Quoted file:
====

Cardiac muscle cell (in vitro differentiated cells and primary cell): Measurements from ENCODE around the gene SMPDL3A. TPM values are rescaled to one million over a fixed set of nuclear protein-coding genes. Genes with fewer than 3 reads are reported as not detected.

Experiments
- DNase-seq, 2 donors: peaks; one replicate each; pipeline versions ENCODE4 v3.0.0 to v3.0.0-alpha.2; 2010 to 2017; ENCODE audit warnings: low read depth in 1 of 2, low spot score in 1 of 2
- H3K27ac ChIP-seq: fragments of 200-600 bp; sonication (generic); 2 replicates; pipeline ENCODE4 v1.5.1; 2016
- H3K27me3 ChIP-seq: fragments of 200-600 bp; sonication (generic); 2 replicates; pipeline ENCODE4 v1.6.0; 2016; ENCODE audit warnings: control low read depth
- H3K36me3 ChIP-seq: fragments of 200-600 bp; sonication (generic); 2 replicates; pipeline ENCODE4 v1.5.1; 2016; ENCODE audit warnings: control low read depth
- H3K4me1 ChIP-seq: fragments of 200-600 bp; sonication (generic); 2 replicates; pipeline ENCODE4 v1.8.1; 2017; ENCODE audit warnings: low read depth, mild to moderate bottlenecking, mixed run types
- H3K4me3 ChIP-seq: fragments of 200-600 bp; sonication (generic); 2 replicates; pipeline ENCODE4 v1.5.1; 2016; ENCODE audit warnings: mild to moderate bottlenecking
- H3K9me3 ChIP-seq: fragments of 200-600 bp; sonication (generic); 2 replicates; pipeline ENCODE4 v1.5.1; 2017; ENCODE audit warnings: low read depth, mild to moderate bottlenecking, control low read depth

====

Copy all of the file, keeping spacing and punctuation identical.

Cardiac muscle cell (in vitro differentiated cells and primary cell): Measurements from ENCODE around the gene SMPDL3A. TPM values are rescaled to one million over a fixed set of nuclear protein-coding genes. Genes with fewer than 3 reads are reported as not detected.

Experiments
- DNase-seq, 2 donors: peaks; one replicate each; pipeline versions ENCODE4 v3.0.0 to v3.0.0-alpha.2; 2010 to 2017; ENCODE audit warnings: low read depth in 1 of 2, low spot score in 1 of 2
- H3K27ac ChIP-seq: fragments of 200-600 bp; sonication (generic); 2 replicates; pipeline ENCODE4 v1.5.1; 2016
- H3K27me3 ChIP-seq: fragments of 200-600 bp; sonication (generic); 2 replicates; pipeline ENCODE4 v1.6.0; 2016; ENCODE audit warnings: control low read depth
- H3K36me3 ChIP-seq: fragments of 200-600 bp; sonication (generic); 2 replicates; pipeline ENCODE4 v1.5.1; 2016; ENCODE audit warnings: control low read depth
- H3K4me1 ChIP-seq: fragments of 200-600 bp; sonication (generic); 2 replicates; pipeline ENCODE4 v1.8.1; 2017; ENCODE audit warnings: low read depth, mild to moderate bottlenecking, mixed run types
- H3K4me3 ChIP-seq: fragments of 200-600 bp; sonication (generic); 2 replicates; pipeline ENCODE4 v1.5.1; 2016; ENCODE audit warnings: mild to moderate bottlenecking
- H3K9me3 ChIP-seq: fragments of 200-600 bp; sonication (generic); 2 replicates; pipeline ENCODE4 v1.5.1; 2017; ENCODE audit warnings: low read depth, mild to moderate bottlenecking, control low read depth